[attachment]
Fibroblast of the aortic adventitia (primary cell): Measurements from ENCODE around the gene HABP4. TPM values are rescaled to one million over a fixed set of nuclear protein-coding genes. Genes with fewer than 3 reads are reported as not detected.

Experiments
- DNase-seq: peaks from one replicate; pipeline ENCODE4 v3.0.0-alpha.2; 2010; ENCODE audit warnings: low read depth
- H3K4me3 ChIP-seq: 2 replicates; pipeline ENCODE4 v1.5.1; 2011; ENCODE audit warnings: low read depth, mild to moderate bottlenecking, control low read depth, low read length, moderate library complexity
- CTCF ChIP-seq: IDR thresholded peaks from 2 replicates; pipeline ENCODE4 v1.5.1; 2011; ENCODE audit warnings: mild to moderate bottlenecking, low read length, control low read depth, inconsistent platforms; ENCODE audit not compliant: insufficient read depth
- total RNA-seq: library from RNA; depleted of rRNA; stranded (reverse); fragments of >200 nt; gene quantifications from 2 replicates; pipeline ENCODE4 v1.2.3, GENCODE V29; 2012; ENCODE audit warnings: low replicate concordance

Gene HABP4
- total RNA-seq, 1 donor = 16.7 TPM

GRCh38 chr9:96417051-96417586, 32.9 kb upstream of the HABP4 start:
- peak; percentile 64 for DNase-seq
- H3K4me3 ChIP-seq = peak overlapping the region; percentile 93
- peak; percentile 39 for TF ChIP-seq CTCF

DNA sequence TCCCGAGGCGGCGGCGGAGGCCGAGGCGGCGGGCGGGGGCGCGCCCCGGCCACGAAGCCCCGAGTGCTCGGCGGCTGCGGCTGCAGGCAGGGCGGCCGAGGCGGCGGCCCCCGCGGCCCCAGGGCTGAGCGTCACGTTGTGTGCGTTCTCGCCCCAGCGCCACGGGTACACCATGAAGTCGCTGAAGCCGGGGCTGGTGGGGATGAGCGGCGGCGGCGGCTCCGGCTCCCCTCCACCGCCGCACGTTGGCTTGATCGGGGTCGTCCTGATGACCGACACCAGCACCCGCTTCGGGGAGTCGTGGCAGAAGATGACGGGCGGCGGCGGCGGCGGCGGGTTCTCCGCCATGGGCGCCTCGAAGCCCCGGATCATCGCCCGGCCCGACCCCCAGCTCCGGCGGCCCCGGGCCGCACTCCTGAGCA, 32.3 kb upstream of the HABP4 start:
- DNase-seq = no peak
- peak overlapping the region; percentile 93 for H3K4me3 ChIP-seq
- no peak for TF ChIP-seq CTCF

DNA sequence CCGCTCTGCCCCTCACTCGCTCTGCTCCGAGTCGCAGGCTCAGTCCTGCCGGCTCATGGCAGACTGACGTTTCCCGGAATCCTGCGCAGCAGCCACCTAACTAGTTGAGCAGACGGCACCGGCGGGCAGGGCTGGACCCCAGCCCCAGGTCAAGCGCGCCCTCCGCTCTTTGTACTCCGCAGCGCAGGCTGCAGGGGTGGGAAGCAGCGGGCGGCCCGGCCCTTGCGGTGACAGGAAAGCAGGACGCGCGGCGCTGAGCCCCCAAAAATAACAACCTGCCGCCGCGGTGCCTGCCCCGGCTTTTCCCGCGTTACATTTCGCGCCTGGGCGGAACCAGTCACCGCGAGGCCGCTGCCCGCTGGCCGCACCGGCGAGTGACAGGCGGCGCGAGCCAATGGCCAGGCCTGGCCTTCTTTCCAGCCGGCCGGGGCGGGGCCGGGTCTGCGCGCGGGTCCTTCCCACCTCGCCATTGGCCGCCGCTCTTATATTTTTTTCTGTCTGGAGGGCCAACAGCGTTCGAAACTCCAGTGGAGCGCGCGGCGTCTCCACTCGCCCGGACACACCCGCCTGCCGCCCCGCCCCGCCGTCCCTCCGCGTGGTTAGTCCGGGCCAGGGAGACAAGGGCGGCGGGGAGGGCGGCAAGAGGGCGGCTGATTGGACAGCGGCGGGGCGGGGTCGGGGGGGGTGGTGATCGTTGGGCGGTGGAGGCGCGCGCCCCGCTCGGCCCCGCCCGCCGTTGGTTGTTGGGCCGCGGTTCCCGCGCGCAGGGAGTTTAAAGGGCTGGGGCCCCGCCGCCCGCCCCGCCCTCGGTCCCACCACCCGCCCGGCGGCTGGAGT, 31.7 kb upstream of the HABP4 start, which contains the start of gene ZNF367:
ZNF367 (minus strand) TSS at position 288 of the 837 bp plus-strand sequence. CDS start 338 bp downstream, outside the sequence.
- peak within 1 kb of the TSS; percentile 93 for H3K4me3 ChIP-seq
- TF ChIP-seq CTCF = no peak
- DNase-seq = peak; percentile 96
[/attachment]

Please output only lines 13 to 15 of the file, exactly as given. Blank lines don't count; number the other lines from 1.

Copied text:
DNA sequence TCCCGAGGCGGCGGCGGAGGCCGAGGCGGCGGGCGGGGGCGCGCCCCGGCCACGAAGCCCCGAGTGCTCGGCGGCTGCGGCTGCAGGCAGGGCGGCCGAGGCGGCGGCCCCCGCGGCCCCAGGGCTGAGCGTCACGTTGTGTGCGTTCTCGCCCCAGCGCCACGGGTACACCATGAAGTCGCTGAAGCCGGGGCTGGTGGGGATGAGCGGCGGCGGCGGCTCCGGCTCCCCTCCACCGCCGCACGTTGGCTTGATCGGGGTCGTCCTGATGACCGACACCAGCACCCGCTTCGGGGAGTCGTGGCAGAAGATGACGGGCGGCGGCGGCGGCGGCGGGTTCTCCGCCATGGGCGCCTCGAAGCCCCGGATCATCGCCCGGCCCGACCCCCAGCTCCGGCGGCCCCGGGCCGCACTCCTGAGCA, 32.3 kb upstream of the HABP4 start:
- DNase-seq = no peak
- peak overlapping the region; percentile 93 for H3K4me3 ChIP-seq